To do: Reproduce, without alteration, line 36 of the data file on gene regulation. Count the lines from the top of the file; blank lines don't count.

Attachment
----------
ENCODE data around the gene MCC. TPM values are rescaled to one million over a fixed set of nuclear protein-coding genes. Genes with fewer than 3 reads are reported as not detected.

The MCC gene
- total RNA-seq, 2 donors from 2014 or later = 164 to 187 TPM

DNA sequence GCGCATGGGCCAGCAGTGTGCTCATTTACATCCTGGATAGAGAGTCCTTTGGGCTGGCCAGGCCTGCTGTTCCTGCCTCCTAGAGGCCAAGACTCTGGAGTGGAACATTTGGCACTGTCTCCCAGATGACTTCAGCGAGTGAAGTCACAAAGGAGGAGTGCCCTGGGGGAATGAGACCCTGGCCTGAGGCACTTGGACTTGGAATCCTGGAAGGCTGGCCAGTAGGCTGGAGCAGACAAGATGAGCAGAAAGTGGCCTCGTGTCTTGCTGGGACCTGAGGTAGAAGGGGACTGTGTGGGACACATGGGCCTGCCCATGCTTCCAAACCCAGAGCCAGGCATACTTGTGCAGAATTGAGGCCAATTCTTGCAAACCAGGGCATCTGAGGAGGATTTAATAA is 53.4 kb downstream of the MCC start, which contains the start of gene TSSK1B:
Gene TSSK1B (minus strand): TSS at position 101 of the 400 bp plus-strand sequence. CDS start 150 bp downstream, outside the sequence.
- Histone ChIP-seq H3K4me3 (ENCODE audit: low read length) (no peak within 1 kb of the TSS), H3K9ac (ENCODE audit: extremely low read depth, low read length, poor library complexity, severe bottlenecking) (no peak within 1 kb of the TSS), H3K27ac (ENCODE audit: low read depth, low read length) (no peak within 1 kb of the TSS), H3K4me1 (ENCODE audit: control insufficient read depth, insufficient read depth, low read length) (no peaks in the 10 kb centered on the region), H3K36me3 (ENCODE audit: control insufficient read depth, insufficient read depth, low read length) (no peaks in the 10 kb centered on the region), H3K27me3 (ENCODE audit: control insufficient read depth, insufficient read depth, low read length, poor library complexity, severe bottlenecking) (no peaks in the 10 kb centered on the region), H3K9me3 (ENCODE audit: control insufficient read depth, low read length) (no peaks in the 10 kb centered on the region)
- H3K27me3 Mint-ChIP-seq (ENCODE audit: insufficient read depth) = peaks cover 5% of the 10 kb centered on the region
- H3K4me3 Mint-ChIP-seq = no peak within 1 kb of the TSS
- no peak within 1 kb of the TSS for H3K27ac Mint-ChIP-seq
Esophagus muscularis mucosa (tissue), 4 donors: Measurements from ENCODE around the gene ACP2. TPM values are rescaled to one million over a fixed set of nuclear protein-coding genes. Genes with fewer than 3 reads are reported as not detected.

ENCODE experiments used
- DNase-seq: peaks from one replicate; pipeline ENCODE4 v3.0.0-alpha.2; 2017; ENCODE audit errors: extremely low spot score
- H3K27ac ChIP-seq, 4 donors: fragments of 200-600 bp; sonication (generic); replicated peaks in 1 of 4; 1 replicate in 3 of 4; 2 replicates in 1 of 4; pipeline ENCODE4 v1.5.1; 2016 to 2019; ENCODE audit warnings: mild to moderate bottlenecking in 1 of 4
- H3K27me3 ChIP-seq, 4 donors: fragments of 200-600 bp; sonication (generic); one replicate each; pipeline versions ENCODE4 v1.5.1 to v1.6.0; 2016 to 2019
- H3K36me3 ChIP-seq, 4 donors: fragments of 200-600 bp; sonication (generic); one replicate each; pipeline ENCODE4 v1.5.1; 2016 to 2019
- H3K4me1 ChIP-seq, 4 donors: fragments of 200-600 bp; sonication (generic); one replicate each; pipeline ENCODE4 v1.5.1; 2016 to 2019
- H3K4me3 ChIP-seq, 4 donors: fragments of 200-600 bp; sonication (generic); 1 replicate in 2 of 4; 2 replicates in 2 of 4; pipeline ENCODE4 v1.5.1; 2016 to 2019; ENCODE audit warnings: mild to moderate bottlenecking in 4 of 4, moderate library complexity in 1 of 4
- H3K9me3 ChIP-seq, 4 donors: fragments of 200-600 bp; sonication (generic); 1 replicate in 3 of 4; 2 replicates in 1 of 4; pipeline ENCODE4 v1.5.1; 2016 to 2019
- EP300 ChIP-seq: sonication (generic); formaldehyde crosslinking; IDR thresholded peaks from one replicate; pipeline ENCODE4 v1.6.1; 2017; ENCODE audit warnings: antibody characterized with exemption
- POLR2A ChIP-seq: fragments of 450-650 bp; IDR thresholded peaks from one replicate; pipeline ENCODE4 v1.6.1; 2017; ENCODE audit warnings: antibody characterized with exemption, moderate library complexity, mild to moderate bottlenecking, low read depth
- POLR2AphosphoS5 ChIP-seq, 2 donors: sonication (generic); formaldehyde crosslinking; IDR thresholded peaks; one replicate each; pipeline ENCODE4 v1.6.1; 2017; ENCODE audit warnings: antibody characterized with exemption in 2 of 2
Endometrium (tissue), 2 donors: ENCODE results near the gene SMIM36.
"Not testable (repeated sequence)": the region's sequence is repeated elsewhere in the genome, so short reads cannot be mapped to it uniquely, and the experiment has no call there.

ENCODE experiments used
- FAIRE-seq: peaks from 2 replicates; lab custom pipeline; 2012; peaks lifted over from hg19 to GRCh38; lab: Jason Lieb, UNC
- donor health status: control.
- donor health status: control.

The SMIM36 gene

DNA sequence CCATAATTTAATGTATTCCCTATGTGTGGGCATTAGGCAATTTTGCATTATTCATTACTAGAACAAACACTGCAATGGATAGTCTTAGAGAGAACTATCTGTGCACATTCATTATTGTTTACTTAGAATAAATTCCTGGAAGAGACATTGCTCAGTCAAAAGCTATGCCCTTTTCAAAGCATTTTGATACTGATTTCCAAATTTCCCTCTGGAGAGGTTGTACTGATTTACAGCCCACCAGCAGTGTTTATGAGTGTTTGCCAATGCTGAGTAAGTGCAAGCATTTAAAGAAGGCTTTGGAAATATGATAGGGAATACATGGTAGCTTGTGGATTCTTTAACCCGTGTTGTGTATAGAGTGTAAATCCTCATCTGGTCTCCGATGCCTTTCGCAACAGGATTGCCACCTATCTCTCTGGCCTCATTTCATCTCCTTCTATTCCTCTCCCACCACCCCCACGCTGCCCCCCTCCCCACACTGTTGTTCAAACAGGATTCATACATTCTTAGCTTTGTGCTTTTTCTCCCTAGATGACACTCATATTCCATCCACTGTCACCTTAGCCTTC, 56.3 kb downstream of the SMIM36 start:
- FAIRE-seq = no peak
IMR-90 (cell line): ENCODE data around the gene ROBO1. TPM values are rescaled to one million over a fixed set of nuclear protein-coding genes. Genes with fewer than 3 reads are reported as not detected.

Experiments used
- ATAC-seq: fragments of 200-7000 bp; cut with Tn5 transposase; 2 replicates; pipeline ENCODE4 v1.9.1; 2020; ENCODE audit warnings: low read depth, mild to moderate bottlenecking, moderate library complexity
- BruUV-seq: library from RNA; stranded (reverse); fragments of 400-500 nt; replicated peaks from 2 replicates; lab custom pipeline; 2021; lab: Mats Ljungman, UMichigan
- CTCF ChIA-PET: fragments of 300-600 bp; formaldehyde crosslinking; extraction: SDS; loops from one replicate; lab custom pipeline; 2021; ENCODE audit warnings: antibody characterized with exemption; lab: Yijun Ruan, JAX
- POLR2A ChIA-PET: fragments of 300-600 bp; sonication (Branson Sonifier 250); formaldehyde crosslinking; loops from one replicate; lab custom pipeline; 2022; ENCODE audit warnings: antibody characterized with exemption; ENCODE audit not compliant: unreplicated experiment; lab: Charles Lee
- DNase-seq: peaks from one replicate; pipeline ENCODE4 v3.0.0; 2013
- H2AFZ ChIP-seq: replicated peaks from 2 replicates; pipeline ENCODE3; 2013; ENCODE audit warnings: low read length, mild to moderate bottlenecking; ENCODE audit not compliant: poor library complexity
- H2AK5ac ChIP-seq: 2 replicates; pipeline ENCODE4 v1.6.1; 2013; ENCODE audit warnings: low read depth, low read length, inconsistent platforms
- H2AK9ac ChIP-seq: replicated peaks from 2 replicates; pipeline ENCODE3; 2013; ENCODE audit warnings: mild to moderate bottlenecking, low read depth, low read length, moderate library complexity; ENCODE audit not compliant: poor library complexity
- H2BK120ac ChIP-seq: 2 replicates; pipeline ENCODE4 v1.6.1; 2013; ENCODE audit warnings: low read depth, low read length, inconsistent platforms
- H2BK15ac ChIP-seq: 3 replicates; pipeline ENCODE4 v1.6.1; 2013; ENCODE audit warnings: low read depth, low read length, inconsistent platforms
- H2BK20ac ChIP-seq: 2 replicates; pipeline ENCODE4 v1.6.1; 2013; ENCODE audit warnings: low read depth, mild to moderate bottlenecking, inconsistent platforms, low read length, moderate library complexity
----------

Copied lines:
- POLR2A ChIA-PET: fragments of 300-600 bp; sonication (Branson Sonifier 250); formaldehyde crosslinking; loops from one replicate; lab custom pipeline; 2022; ENCODE audit warnings: antibody characterized with exemption; ENCODE audit not compliant: unreplicated experiment; lab: Charles Lee